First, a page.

Experimental Investigation of the Impedance Measurement Method for Detecting Dust and Gas Flames in a Flame Acceleration Tube. Development of Experimental Apparatus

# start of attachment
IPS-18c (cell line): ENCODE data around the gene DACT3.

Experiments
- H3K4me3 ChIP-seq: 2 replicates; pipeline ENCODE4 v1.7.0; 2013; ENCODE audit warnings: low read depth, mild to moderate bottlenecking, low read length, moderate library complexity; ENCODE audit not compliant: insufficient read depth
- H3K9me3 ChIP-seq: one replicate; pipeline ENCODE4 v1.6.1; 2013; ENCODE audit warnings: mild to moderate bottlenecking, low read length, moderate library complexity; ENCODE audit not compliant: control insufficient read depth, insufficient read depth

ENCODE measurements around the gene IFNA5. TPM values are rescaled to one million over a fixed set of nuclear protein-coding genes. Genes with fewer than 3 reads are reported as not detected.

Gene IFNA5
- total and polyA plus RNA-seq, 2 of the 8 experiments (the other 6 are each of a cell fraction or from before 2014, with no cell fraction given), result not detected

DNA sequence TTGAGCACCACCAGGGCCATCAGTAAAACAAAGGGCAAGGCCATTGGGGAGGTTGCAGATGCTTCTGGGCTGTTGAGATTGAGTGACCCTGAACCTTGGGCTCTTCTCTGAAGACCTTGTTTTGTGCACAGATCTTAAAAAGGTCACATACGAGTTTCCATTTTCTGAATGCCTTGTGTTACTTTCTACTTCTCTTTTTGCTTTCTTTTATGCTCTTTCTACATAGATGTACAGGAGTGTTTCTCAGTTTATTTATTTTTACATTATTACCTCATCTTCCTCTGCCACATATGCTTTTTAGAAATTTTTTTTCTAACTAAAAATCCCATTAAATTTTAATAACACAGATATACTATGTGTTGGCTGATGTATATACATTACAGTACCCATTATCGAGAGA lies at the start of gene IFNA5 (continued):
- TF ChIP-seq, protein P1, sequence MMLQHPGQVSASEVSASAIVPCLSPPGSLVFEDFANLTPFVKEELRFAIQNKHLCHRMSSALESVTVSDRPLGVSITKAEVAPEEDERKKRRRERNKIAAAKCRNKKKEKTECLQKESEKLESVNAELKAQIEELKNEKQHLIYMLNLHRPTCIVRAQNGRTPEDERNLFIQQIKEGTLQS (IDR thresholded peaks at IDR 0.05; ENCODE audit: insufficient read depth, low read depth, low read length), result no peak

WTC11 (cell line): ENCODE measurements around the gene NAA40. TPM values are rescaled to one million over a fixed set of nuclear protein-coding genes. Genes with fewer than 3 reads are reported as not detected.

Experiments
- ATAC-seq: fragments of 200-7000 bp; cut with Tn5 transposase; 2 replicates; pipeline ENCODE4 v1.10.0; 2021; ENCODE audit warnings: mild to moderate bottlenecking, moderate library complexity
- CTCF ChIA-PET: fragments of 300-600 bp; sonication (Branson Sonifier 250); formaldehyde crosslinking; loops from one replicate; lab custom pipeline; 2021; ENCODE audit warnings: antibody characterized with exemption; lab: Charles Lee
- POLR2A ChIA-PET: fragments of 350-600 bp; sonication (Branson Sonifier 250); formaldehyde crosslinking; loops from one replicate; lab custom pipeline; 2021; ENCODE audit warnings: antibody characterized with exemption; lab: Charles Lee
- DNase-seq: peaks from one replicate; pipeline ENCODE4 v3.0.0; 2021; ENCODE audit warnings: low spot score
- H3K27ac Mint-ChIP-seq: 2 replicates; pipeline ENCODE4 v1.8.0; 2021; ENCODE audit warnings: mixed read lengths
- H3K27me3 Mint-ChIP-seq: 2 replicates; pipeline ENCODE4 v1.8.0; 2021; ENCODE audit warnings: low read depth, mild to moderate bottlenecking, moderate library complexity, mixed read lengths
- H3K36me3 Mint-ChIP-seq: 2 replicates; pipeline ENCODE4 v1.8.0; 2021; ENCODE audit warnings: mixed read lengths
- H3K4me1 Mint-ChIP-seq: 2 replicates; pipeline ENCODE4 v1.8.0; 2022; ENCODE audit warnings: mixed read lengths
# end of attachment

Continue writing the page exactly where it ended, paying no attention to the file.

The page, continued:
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This thesis describes an experimental investigation of flame propagation in a 3.6-meter Flame Acceleration Tube (FAT) by the use of optical probes for flame detection and dust concentration measurements. The experiments in the FAT took place in the workshop of GexCon AS at Fantoft, Bergen. Fellow Master Student Gisle A. Enstad, who took part in the shared experiments, describes the impedance flame detection method in his thesis. Flame detection and dust concentration probes were made. Preliminary tests were performed at the University of Bergen in the 20-litre explosion vessel of the USBM type. The final design of the probes implements both the optical and impedance based measurement method. In the preliminary phase of this work, the FAT was equipped with instrumentation cables and power supplies for measurement probes and electrically operated valves. A complete logging system with cables, a logging card from National Instruments and software for running the experiments was also set up as a part of this project. Closed vessel experiments were performed with both maize starch and propane/air mixtures in the FAT. As the FAT was fitted with six circular windows at one side, the experiments could be recorder with a high-speed camera. A general trend in the results from the experiments was that the optical method detected the flame earlier than the impedance method. Video observations tended to measure the flame arrival time earlier than the optical method on gas and later on dust, while the impedance method were later than the other two. A thermocouple was also used as a reference to the other methods and it showed good correlation with the optical/impedance probe, as it measured the flame arrival time between the times measured by the two other principles.